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A Life in Dogs: Liz Cartledge (Ryslip)
Helen Davenport-Willis asks the all-important questions:

Liz judging the BIS Crufts 1999, pictured with the winner Mrs Jackie Lorrimer’s
Irish Setter Sh Ch Caspians Intrepid

Liz, where were you born and what star sign are you?
I was born in Gothenburg, Sweden, Christmas l944. I am a Capricorn and in the Chinese year I am a monkey!

Did you grow up in a doggy family?
Yes, my father was more keen on obedience than the show scene but he did show his Boxers and a Dobermann to their titles.

When did you first become involved in dogs?
I saved up and bought my first own dog, a Pembroke Corgi when I was 13 but I had been going to obedience training classes and dog shows from toddler age with my father.

Who were your mentors and why did you choose them?
My father, Audrey Minto (I spent many happy months working as a kennelgirl in her Dreymin kennel of Beagles, Bassets and Corgis). Joe Cartledge of course, Ferelith Somerfield, Catherine Sutton, Margaret Barnes, Leonard Pagliero - none "chosen" but all have played an important part in my life in various ways, for their wisdom, friendship and knowledge.

What breed did you start off with?
Pembroke Corgis, they are and always will be my first love.

You became a penpal to Angela Cavill (as she later became) - how did this happen? When did you come to live permanently in the UK?
Through school our English teacher handed out names and addresses of girls/boys in the UK to become our penfriends. I got Angela Knowles and we corresponded for many years. Angela and her parents certainly helped to improve my English grammar (her parents were both teachers). The only problem with Angela was that she did not have a dog - only a cat! By this time I was showing Corgis and working as a ring steward at the main Swedish shows. However, things did improve when Angela met Dave whose parents had, wait for it, a Corgi!! I moved to England permanently working as a sub-editor for Dog World in January l967.

How did you and Joe Cartledge meet? Was it through the Abyssinian Hoghound Assn of which at one time he was the only surviving founder member?!
The very first time was at Orebro dog show in l966 where I stewarded. When introduced to him I curtsied and said "I am your steward, Mr Cartledge." Feeling very sophisticated using the word "steward", I had been to shows in England, read the English dog papers, so I knew this was the correct word, instead of "ring secretary" which was the direct translation from Swedish. Joe thought the curtsy was quite hilarious and never let me forget it! But that is what a well brought up Swedish girl would do in those days! Joe wrote a weekly column in Dog World called "A Word in Your Ear", but the Abyssinian Hoghound era was well before my time! We were married in l971 when I moved from Ashford, Kent, to his Ryslip kennels in Binfield, Berkshire, where I still am today.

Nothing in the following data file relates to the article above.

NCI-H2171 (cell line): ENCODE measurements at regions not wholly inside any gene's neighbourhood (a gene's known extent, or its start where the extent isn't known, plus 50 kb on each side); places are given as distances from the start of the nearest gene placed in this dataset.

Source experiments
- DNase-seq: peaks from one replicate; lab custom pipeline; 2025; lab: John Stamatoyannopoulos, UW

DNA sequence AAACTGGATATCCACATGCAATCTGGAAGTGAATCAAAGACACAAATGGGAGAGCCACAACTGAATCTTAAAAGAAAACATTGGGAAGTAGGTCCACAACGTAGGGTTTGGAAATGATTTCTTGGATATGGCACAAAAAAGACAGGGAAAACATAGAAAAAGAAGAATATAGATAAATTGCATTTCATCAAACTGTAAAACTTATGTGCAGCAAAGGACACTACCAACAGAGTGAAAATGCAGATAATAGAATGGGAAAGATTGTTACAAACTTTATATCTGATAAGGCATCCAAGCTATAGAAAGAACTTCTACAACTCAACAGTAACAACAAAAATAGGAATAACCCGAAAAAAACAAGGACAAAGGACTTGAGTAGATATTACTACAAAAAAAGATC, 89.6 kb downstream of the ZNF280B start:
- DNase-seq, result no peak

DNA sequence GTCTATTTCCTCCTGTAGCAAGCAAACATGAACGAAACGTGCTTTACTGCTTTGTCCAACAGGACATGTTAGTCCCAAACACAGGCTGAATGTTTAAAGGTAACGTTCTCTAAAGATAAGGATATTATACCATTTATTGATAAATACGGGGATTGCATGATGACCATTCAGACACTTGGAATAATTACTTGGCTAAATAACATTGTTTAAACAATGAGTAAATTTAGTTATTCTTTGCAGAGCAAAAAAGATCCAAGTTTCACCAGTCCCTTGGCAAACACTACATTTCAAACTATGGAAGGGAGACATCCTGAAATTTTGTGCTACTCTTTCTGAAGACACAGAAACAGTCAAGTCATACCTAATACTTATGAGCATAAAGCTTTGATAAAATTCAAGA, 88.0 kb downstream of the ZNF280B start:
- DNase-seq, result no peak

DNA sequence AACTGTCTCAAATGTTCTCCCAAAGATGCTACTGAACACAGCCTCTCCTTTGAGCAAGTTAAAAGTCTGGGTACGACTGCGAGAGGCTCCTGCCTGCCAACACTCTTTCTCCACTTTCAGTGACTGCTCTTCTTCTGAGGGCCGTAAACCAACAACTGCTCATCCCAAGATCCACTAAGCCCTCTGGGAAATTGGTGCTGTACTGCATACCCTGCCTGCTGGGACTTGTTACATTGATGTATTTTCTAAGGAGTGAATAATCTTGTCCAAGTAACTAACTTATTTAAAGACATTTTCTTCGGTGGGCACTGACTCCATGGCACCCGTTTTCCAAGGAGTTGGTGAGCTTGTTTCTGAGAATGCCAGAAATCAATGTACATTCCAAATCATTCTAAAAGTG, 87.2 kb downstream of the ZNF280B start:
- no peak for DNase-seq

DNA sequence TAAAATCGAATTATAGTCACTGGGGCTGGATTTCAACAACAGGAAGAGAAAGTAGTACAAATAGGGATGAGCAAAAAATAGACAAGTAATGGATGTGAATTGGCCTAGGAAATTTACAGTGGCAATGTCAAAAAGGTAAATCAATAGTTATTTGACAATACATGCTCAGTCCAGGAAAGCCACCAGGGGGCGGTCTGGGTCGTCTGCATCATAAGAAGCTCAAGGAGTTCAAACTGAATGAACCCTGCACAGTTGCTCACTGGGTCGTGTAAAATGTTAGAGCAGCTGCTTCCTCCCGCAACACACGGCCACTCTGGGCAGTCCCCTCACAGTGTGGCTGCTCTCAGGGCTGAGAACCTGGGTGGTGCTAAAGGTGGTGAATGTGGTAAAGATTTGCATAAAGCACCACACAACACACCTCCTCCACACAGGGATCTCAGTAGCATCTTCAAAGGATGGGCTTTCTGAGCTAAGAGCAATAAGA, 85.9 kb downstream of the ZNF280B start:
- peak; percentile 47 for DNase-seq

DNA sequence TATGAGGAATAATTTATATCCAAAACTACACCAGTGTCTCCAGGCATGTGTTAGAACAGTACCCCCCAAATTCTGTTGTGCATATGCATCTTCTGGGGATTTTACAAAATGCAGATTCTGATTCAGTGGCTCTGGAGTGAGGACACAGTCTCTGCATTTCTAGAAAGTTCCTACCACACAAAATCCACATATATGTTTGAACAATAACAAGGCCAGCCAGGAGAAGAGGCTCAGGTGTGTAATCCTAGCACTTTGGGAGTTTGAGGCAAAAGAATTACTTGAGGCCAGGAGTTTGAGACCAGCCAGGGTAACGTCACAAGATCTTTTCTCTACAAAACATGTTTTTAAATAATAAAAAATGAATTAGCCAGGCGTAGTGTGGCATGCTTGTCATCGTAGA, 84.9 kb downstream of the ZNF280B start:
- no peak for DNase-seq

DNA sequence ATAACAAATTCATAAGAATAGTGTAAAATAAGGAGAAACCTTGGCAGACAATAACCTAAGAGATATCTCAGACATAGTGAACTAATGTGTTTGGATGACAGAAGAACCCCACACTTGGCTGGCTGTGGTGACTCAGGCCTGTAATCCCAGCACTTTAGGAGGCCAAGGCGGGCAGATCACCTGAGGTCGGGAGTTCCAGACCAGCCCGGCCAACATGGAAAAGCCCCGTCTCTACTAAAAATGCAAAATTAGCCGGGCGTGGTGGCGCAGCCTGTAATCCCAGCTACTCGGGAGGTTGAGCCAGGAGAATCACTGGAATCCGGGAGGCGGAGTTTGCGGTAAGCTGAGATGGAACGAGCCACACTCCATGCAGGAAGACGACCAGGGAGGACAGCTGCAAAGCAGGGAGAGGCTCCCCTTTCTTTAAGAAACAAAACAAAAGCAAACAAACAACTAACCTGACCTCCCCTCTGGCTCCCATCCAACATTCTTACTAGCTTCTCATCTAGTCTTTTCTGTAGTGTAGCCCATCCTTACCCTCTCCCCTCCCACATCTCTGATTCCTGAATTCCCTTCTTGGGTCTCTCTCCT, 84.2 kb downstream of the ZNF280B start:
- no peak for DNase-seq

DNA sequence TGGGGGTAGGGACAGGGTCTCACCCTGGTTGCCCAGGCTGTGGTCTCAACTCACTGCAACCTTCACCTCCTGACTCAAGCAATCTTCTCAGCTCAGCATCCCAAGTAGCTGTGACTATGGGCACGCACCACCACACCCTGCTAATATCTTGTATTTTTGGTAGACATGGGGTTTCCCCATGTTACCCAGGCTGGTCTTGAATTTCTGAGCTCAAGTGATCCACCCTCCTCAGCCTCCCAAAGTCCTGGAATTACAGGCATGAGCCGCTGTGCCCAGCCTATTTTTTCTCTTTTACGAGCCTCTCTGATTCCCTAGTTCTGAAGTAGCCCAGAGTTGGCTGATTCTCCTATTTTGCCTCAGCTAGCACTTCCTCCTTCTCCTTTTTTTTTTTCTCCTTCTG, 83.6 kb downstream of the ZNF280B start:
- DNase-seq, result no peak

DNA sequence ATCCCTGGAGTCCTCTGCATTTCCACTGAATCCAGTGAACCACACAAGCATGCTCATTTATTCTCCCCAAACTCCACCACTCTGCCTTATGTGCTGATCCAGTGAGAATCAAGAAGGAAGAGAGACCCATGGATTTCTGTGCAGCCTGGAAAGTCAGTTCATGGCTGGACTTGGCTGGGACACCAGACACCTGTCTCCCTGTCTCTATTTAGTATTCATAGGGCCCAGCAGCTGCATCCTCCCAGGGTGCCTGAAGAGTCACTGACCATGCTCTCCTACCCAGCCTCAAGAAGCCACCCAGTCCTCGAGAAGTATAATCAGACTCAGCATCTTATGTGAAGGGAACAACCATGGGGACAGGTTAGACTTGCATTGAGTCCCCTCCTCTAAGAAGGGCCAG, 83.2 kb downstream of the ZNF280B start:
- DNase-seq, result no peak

Obviously, your prefix ‘Ryslip’ came from the name of the kennels in Binfield that Joe ran. What year was it registered with the Kennel Club?
The Ryslip prefix was first registered by Arthur Cartledge, Joe’s much loved uncle and mentor, in l924 when the kennels were situated in Ruislip, Middlesex. Arthur had applied for "Ruislip" but this was refused by the KC on the grounds that it was a place name. He was granted "Ryslip" instead which apparently was the old spelling of the town. The kennels later moved to Cippenham and then in l959 to Binfield retaining the established "Ryslip" name.

The Junior Handling Association was formed from the "failed" Dog Centre project which did not quite get off the ground in spite of support from a lot of influential people (Judy de Casembroot, Raymond Oppenheimer, the Curnows, Diana Hamilton, Terry Thorn, Eric Minns, Tim Harms-Cooke to mention just a few) What happened next?
Joe was Hon Sec of the JHA for many years and I have carried on looking after his "brain child" since his death in l982. Richmond championship show has hosted the JHA semi finals since the days of the late Group Captain and Mrs Sutton where hundreds of qualified juniors compete and are treated to a complimentary lunch. The l4 finalists (the winner of each age group 6-11 yrs, & 12-16 yrs, from the seven groups) then go forward to the Masterfoods Stakes finals held in January each year. The national Junior Handler of the year gets to represent the UK in the Crufts International Junior Handling event where in 2005, for instance, juniors from 32 countries competed. It is a very cosmopolitan and exciting competition where the sponsorship from Masterfoods is invaluable. It is a time consuming labour of love but I am lucky to have efficient help from my daughter in law, Jackie, who looks after most of the JHA admin, as well as additional support from some of Ryslip’s kennelstaff, plus Irene Terry and John Fothergill during Richmond show. Without Alec Pinkerton "site manager", at all three major events, who work endlessly and tirelessly without ever complaining, it would be quite impossible to put these shows on the road. Retiring is not an option, Alec!

Are you competitive by nature?
Oh, yes, most definitely. Aren’t all Swedes?

Have you ever bred on a large scale?
No, I have never had the time or inclination to do so.
Breeding, exhibiting and judging. Please put these three in the order of your preference and explain why.